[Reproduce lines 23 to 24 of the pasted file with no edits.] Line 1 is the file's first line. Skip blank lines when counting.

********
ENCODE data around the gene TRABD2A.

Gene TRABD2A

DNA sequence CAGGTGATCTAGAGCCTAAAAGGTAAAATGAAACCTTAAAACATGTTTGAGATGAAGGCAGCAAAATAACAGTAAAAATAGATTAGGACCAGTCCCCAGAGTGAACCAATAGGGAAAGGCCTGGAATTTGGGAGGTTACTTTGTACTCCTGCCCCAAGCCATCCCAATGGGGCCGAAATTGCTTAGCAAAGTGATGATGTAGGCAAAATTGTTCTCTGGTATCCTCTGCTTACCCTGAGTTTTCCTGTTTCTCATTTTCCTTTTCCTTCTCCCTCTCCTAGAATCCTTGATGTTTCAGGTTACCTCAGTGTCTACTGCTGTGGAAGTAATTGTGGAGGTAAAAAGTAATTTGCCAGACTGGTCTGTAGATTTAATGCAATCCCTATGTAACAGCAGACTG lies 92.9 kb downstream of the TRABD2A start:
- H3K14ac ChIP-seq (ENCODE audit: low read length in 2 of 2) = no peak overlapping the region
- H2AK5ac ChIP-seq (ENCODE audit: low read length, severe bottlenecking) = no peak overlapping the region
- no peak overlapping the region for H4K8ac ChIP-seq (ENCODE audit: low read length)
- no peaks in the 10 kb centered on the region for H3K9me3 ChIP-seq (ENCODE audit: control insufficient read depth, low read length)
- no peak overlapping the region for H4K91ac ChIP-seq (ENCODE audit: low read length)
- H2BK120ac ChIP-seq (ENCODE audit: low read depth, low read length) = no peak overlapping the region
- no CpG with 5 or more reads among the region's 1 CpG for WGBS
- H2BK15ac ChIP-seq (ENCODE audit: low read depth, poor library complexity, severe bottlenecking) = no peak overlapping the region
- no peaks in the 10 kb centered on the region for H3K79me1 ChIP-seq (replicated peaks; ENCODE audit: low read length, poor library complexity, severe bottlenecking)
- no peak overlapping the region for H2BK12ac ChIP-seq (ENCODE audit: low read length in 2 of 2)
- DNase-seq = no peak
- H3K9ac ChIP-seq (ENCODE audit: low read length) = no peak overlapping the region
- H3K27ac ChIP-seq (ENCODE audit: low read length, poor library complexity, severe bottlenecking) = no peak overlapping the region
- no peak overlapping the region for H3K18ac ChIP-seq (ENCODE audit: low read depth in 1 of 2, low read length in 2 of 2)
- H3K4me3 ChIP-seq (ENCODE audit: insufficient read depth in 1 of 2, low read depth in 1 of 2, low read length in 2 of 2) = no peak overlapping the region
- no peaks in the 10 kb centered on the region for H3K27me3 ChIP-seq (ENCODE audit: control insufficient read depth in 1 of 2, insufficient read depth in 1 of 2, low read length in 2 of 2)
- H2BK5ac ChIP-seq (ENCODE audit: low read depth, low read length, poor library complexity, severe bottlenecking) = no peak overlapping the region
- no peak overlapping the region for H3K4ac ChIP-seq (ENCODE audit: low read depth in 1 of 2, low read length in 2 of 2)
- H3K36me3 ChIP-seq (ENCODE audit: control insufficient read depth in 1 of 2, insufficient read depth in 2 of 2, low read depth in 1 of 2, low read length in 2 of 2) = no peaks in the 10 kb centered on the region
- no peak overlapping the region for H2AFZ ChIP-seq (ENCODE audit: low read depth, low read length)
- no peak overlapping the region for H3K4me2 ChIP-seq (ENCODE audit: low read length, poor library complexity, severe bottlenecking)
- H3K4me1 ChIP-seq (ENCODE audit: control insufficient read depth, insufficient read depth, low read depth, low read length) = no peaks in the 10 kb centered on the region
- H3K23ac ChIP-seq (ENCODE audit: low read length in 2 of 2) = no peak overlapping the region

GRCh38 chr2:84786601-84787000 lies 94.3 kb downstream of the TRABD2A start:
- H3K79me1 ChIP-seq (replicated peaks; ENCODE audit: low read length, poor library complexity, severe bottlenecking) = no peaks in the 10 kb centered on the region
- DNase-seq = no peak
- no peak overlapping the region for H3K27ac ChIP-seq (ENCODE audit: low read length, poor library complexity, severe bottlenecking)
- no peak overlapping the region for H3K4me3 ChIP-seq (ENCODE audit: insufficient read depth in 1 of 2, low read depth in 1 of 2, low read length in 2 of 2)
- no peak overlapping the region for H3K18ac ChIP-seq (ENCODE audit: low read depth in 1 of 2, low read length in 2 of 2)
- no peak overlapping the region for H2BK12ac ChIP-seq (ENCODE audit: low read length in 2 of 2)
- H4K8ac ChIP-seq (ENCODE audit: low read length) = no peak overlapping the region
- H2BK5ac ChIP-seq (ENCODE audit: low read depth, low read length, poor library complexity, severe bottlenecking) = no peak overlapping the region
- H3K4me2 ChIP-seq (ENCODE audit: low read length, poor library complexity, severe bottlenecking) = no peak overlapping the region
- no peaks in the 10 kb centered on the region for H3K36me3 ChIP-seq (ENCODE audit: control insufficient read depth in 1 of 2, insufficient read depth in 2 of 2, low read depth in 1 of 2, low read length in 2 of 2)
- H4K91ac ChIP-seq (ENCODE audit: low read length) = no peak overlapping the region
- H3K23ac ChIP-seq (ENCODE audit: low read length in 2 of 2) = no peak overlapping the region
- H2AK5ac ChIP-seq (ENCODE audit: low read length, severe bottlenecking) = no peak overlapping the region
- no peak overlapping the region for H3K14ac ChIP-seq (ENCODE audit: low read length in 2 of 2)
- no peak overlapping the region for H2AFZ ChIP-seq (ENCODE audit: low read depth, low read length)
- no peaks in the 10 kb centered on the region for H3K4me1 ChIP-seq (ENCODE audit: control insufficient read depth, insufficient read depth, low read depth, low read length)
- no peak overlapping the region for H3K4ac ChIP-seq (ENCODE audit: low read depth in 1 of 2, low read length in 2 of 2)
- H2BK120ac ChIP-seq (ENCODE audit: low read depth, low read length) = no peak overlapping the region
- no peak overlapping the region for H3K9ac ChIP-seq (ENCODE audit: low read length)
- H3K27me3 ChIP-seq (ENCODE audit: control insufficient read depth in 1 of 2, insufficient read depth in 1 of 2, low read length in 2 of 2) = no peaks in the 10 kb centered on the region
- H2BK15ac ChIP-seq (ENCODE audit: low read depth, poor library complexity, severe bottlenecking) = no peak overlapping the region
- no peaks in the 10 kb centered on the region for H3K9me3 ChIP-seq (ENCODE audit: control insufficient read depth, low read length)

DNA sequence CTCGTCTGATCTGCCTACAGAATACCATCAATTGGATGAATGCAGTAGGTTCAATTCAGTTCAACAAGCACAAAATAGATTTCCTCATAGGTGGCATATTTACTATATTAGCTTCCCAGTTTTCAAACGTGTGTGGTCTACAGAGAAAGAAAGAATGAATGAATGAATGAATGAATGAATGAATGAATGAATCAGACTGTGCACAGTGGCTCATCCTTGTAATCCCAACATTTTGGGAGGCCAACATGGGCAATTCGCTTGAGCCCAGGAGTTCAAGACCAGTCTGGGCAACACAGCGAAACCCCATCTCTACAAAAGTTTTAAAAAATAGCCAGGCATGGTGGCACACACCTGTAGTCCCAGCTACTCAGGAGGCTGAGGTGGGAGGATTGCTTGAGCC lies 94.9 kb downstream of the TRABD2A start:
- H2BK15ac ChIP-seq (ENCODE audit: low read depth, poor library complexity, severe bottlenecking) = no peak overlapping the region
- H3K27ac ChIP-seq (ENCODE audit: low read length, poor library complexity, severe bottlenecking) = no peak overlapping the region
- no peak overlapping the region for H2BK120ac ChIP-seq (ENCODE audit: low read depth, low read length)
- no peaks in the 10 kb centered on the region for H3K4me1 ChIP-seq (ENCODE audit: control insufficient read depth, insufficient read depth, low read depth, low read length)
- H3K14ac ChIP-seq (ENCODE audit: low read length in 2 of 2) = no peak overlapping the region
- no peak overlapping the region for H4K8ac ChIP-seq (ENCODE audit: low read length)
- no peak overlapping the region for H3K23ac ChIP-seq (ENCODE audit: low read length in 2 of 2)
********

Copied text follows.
- no peak overlapping the region for H2AFZ ChIP-seq (ENCODE audit: low read depth, low read length)
- no peak overlapping the region for H3K4me2 ChIP-seq (ENCODE audit: low read length, poor library complexity, severe bottlenecking)